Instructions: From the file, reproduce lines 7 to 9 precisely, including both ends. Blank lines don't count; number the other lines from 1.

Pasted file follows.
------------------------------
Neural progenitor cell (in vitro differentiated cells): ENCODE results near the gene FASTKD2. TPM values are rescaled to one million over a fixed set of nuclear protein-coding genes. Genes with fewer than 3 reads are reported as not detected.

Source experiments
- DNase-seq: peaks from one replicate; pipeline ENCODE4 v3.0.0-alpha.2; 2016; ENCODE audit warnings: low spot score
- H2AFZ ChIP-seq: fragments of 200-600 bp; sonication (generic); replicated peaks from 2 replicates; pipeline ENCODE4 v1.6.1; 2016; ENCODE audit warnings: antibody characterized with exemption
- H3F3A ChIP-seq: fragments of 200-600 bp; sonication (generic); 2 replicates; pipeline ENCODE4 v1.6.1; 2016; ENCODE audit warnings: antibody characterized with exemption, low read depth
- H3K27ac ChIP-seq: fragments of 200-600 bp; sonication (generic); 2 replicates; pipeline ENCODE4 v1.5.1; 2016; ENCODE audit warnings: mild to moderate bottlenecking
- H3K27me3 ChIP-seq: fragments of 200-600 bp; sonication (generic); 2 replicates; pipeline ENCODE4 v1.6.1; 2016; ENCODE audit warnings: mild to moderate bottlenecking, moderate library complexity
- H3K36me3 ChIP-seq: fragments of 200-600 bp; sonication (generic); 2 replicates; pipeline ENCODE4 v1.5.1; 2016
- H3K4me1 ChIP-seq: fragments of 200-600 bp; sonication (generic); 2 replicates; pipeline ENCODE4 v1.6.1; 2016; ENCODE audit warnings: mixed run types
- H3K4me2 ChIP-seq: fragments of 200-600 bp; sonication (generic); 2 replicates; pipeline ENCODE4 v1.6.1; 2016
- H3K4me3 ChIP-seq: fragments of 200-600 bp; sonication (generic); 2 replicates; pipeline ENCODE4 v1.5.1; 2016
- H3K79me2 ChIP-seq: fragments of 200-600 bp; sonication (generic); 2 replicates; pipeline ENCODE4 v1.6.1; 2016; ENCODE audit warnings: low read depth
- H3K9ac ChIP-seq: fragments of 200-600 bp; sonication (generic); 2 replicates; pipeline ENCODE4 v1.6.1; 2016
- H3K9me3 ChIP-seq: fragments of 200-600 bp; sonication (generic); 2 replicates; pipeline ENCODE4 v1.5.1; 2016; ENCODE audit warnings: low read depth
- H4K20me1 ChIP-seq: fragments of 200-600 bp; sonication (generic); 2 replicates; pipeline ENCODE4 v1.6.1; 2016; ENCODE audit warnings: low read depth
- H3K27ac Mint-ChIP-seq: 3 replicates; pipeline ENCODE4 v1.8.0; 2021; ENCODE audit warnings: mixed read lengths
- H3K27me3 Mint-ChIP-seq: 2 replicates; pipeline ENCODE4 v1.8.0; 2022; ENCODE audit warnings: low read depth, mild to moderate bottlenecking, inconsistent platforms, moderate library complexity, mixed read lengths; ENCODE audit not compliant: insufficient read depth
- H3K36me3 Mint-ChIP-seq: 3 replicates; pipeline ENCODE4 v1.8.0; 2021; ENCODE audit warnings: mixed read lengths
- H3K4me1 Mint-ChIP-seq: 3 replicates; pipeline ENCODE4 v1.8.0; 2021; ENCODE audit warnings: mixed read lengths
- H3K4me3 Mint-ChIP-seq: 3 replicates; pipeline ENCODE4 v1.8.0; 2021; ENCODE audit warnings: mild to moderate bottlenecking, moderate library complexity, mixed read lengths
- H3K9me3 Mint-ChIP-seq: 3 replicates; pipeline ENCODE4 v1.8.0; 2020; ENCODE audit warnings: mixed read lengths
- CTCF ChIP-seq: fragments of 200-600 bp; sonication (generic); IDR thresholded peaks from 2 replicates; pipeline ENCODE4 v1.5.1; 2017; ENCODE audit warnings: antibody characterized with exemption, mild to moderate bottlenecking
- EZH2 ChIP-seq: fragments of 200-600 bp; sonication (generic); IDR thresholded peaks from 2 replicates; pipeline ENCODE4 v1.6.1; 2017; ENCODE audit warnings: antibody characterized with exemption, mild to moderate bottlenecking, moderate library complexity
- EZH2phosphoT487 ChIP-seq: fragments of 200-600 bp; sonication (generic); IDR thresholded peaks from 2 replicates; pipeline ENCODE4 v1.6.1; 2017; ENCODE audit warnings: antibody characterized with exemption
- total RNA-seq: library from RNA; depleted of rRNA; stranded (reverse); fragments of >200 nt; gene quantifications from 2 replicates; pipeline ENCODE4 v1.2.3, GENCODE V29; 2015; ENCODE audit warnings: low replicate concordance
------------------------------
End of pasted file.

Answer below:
- H3K27me3 ChIP-seq: fragments of 200-600 bp; sonication (generic); 2 replicates; pipeline ENCODE4 v1.6.1; 2016; ENCODE audit warnings: mild to moderate bottlenecking, moderate library complexity
- H3K36me3 ChIP-seq: fragments of 200-600 bp; sonication (generic); 2 replicates; pipeline ENCODE4 v1.5.1; 2016
- H3K4me1 ChIP-seq: fragments of 200-600 bp; sonication (generic); 2 replicates; pipeline ENCODE4 v1.6.1; 2016; ENCODE audit warnings: mixed run types